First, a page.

The Russian explorer V. K. Arseniev received a hero's welcome when he returned to Moscow from the Far East in 1906, having mapped the unknown corner of Siberia just above what is now North Korea and just east of Manchuria. He could not have done this work alone, Arseniev protested, and the real hero was an indigene who befriended his party. Arseniev then wrote a remarkable memoir devoted to the Goldi trapper, Dersu, who saved his and his men's lives on more than one occasion while showing them the ways of the deep forest. An action-filled memoir of exploration and natural history, Arseniev's record of friendship with Dersu is one of the finest works of amateur ethnography. It is also the basis for Akira Kurosawa
's prize-winning 1976 film Dersu Uzala
From Publishers Weekly
Arseniev, a Russian geographer, ethnographer and geologist who surveyed the Taiga, the vast forest region of eastern Siberia, on three separate occasions between 1902 and 1907, knew the real Dersu Azala for some 19 months. The Dersu that appears here, is actually a composite character, combining the real Dersu with myths about the primitive lifestyle and heroic deeds of "noble savages" in the manner of James Fenimore Cooper's Leatherstocking Tales. All three expeditions described in this memoir entailed life-threatening danger from blizzards, rainstorms, lack of food, wild animals or hostile natives?and all ended with Dersu's instinctive knowledge saving the day. In a stock ending to the meeting of civilized and savage, Arseniev persuaded Dersu to come with him, but his friend could not adapt to restrictions of life indoors, preferring the rigors of is old nomadic existence to the spurious comforts of city life. Burdened by an awkward, outdated translation, this somewhat repetitive memoir still sustains interest as it recounts the adventures of two exceptional friends. Film buffs will also recognize it as the basis for Kurosawa's 1975 Oscar-winning movie, Dersu Azala.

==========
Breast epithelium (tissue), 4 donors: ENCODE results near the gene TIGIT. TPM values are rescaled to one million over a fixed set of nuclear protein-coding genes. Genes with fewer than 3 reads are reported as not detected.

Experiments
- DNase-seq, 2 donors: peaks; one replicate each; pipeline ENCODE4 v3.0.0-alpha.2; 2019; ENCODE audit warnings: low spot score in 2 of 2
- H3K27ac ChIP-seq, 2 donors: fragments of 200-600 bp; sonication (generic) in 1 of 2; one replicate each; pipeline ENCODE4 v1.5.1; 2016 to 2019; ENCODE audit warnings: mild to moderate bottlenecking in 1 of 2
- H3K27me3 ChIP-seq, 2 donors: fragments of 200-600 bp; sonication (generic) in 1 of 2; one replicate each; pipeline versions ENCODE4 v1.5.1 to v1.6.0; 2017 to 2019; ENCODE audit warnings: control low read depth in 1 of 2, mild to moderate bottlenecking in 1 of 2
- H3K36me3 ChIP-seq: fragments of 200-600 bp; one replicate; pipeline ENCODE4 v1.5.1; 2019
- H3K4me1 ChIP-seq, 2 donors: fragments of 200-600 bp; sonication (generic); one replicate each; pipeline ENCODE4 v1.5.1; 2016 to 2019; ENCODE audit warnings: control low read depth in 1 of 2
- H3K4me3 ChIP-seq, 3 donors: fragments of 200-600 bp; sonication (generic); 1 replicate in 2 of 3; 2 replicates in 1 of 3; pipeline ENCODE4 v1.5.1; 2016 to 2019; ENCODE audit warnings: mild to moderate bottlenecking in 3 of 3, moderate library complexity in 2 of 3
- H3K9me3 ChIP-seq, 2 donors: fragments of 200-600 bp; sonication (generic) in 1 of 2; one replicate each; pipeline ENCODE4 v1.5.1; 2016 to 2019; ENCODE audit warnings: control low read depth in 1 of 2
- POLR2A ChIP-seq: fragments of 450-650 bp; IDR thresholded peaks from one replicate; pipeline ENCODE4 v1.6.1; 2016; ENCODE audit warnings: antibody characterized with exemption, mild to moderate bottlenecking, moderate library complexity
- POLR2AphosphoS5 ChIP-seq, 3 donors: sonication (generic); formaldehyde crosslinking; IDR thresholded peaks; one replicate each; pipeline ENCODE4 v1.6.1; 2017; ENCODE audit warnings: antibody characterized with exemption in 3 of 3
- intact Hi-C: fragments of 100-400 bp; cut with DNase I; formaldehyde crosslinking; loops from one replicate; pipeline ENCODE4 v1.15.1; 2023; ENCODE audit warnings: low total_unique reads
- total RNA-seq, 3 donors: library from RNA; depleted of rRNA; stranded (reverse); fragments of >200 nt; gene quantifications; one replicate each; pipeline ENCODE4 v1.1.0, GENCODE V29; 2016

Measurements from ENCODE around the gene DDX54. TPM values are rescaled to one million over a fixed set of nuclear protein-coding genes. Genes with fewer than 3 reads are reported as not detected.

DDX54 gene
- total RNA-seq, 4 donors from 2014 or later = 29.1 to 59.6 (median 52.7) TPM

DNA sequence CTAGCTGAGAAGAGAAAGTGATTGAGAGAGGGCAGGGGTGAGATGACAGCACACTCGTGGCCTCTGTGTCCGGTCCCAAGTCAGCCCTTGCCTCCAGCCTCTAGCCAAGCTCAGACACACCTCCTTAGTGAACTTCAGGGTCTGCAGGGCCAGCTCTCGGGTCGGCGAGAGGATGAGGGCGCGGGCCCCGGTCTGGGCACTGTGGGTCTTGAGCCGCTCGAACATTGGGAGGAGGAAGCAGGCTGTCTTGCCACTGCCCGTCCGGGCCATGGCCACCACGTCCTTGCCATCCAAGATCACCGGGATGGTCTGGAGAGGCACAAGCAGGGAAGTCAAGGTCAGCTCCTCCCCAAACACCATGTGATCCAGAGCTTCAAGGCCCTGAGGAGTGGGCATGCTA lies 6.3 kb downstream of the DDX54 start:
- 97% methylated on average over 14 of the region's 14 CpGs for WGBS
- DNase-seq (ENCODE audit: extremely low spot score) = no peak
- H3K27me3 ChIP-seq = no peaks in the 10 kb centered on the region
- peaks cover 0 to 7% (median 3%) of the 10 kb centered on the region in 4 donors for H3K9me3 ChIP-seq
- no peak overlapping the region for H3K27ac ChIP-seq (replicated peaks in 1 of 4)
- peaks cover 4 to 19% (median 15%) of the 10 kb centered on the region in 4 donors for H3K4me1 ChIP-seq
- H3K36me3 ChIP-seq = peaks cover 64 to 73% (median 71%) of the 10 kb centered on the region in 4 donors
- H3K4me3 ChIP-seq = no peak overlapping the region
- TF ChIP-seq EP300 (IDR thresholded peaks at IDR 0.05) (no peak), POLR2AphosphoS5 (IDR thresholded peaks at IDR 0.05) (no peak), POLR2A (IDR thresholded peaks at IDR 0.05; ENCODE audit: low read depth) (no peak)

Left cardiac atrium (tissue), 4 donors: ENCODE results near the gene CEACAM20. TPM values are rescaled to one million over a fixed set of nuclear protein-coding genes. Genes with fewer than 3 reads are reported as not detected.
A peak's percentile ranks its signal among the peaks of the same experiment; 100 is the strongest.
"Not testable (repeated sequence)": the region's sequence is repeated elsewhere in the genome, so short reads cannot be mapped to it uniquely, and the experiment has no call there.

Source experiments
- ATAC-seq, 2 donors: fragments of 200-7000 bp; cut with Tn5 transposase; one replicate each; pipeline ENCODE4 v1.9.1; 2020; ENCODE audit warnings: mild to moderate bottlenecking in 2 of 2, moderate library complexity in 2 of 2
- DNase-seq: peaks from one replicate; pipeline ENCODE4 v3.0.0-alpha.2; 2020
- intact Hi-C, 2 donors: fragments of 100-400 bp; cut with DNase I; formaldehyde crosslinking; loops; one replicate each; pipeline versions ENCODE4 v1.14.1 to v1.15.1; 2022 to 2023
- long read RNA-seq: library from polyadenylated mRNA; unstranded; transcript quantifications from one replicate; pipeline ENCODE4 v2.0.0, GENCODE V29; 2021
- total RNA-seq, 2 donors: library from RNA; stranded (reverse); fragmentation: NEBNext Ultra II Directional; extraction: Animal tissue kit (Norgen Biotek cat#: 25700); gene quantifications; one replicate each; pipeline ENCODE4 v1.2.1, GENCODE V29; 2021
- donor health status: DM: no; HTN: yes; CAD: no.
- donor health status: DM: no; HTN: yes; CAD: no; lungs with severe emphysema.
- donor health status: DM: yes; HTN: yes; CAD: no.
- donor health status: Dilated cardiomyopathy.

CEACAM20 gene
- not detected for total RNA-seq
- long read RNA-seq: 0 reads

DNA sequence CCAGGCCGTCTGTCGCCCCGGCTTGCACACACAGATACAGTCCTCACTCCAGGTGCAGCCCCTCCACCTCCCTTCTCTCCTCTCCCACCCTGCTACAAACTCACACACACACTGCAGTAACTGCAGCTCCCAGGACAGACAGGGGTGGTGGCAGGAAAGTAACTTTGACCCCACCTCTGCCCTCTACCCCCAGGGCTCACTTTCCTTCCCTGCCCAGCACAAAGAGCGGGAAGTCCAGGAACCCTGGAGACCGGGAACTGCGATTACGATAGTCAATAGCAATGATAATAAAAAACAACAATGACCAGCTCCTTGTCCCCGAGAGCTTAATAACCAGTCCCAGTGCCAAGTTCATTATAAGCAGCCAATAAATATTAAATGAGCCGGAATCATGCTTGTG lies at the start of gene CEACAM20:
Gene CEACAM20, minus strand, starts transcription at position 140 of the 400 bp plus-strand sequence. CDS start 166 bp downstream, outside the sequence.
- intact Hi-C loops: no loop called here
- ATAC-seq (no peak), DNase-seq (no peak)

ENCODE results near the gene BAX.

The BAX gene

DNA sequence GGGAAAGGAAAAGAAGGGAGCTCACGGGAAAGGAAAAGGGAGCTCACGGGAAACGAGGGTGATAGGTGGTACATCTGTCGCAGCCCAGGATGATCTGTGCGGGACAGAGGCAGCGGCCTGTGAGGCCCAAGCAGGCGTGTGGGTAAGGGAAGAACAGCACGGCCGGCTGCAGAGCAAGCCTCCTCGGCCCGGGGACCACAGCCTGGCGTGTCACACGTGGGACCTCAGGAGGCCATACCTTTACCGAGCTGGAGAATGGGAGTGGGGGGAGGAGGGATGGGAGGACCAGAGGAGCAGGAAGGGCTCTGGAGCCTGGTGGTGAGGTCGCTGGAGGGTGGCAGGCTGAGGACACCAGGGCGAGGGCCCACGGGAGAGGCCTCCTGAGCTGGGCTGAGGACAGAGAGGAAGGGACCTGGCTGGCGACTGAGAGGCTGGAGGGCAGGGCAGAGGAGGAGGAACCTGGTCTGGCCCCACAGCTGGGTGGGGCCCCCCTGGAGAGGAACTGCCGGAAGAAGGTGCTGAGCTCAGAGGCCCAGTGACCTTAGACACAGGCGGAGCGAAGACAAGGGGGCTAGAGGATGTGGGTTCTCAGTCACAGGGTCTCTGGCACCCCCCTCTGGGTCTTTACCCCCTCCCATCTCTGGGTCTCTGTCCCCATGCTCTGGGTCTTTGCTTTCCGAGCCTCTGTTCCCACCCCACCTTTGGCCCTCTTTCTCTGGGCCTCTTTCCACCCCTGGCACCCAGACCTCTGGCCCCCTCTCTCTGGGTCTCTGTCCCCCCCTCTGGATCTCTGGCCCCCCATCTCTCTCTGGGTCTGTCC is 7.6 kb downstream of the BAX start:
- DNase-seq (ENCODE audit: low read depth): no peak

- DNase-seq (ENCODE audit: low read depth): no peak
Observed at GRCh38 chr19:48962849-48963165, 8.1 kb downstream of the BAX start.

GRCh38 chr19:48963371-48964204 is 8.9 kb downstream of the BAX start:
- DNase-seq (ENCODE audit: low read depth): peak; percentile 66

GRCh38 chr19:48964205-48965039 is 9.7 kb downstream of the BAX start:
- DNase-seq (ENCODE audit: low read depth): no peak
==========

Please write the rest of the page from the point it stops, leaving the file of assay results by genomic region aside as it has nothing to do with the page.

Copyright 1996 Reed Business Information, Inc.